NW: I know you’ve done research on religion in Britain and the kinds of beliefs and values that people have. Can you just tell us a bit about that?
LW: Well, Britain’s interesting in relation to the new sociology. It’s not one of the countries around the world where religion is expanding hugely, becoming in some ways more dominant than the old political sphere was. I mean, you can see that in some parts of Africa for example. But in Britain, we are one of the more secular countries in the world still, but nevertheless there’s this huge change been going on since the late ’80s. So, the historic religions like the Roman Catholic Church or the Church of England – which is still the established state church – have been in very rapid decline in terms of attendance, in terms of the number of people who call themselves Catholic or Anglican – all those things are declining. And yet, that’s not the only picture. So in some ways, they remain very central in life. For example, they run schools, and there’s a huge demand for faith schools.
I have looked a lot at the growth of alternative forms of spirituality. We did a famous research project in 2000-2002, taking the town of Kendal in Northern England, called the Kendal Project. We looked there just at what was happening; we took that town as a kind of spiritual laboratory, and we looked at how the churches were declining, but we found to our astonishment, even in 2000, this huge proliferation of alternative forms of spirituality: of mind, body, spirit care. We found 126 different practitioners in this one small town. And, since then, those sorts of things have continued to grow, and, of course, we’ve become more multi-faith.
NW: I can imagine that’s quite hard to define, this notion of spirituality. For instance, I’m a philosopher, my books sometimes crop up in the ‘Mind, Body, and Spirit’ section of bookshops and I’m slightly miffed at that.
LW: You’re quite right because there is a spectrum from those that focus on the spirit through to those that are purely bodily. You know, you can have yoga classes which are just about your bad back and you can have some where there is a very strong spiritual teaching element. So, the way we did it in the project was to ask the person who was facilitating or leading the group if they would understand their practice and what they offer people as spiritual, and then we eliminated – it was about half actually – about half said ‘no’ and half said ‘yes’, and so we only counted the ones who said ‘yes’. People have tried,sociologists have tried, to define ‘religion’ for ever. There will never be any agreement because it’s a complex phenomenon. But, basically, it’s a label for a whole range of complex patterns of beliefs, groups, values, symbols – in different combinations. And there’s always an argument, it’s always contested, whether something can be labelled as religious or not.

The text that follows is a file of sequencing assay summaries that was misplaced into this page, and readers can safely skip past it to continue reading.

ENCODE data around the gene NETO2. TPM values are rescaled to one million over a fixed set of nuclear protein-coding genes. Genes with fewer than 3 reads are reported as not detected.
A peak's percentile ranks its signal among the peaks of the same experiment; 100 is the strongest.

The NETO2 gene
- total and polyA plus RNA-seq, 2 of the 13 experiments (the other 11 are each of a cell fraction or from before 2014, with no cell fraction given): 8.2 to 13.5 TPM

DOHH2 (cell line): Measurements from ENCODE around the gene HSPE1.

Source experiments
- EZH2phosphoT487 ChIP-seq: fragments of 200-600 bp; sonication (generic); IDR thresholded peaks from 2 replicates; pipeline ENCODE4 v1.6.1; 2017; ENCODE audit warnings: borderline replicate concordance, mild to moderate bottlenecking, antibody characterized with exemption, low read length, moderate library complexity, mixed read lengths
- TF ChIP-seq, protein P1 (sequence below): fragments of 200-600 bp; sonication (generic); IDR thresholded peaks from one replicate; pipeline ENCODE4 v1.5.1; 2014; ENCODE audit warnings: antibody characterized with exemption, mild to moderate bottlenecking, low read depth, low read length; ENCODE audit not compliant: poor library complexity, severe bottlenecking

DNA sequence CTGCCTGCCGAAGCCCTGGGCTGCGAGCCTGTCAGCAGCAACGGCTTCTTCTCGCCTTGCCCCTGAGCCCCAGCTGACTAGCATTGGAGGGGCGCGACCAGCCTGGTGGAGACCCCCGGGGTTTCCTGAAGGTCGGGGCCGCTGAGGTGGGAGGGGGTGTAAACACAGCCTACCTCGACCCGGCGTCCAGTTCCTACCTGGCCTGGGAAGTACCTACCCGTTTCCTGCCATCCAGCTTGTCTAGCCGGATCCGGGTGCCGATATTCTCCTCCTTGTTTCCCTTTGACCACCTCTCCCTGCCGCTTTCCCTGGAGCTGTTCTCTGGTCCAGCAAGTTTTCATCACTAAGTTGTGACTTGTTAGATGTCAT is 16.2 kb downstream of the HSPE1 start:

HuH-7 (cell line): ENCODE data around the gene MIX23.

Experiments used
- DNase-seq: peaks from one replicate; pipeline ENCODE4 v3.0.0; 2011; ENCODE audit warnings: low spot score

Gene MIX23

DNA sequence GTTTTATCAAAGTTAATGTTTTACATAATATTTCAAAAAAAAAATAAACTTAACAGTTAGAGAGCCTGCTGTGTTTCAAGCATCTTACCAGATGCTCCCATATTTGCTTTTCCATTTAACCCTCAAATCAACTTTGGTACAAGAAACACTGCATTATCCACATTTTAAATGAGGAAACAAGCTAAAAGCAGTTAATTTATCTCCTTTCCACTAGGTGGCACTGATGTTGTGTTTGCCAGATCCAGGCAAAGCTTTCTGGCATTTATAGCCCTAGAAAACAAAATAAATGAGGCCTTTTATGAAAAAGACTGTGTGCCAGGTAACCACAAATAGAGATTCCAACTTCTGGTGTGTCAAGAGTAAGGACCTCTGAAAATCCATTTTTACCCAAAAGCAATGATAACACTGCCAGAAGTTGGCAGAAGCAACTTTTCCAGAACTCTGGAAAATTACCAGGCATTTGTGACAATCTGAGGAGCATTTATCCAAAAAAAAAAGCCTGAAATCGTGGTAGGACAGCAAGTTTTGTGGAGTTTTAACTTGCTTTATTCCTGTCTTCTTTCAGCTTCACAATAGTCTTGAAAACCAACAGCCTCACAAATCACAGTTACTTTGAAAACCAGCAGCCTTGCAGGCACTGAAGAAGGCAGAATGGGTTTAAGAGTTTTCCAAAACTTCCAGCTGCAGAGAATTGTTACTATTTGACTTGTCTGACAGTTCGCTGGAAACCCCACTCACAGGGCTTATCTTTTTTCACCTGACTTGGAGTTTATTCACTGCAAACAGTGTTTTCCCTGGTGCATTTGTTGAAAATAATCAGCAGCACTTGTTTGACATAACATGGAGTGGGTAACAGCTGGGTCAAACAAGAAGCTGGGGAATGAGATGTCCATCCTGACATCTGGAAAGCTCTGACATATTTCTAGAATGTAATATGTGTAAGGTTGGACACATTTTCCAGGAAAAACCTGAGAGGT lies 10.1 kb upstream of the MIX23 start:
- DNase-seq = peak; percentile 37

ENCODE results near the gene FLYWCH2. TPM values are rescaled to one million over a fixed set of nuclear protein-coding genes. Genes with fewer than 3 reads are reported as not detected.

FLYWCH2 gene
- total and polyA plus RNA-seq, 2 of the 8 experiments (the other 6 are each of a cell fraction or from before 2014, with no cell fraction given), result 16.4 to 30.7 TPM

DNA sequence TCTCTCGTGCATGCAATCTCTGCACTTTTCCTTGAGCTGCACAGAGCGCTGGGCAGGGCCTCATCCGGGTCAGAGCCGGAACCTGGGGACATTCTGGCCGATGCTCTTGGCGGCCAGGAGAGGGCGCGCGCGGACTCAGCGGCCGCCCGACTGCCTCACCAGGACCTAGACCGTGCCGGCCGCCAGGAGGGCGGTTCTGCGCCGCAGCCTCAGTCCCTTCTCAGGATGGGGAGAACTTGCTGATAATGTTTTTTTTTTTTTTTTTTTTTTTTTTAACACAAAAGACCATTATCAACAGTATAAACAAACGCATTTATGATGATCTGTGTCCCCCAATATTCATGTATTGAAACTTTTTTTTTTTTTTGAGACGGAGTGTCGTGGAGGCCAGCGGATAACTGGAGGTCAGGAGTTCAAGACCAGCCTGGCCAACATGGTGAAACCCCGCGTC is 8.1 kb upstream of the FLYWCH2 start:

NW: So, you zoomed in on Kendal. Now there’s an interesting question about how you can generalise from that case or whether you want to generalise. Is that just a study on one particular town, or is it something which is supposed to reveal more about what’s going on in Britain?
LW: Well, that was just a locality study. Obviously you have to start somewhere, and I have done subsequently quite a lot of cross-sectional national surveys to test out whether what we’ve found in Kendal can be found elsewhere. But that research, obviously, helped me to see what I was looking for, what I wanted to ask, and how to formulate survey questions appropriately.
NW: Well, you’ve mentioned survey questions. Is that the principal method: that you go about asking people about their religion?
LW: No, it’s one method. It would never be my primary method because survey questions on religion have, they’ve been really quite retrograde because they’re tied into the old sociology of religion. So they only ask about do you still go to church? So they were missing out kind of 80 percent of the interesting questions of where people had gone on. It’s rather like saying well, people don’t use the telephone as much these days, so they’re not communicating. So, I think you always have to keep your feet really firmly on the ground in really good quality of research and participant observation so that you can then test what you’re finding with surveys. But if you just start with surveys and never go out of your office, you’re always going to end up asking the wrong questions.
NW: Does that mean you actually went out there in Kendal and attended religious services?
LW: Oh yes. We had a team of five of us and we spent two years completely immersed in living and looking at absolutely everything and spending time with the groups and interviewing them and going to all the different services, and so on. And I do that all the time round the world: that’s my job, that’s what I love doing. I go and nosey about in everything that’s happening.
NW: Does that mean you stand out as somebody taking notes and watching them, or do you go undercover?
LW: Both, really. I mean, not undercover, but I just go around as a normal tourist. I mean, religion is a public phenomenon, luckily, so you don’t need permission to go into a church or whatever it might be. The other lovely thing about being a sociologist of religion is people love talking about religion, it’s never a problem; people want to tell you what they believe. So, I go and I chat to people, and, yes, sometimes a line between a chat and this research can be thin, but if I cross this people then I will say to people ‘well, this is really fascinating, would you mind if I did this as an interview?’ and then go through the ethical protocols that you’d need then.
NW: When you’re doing this research are you, more or less, like a social anthropologist? Are you trying to make sense of something which is potentially quite foreign to you?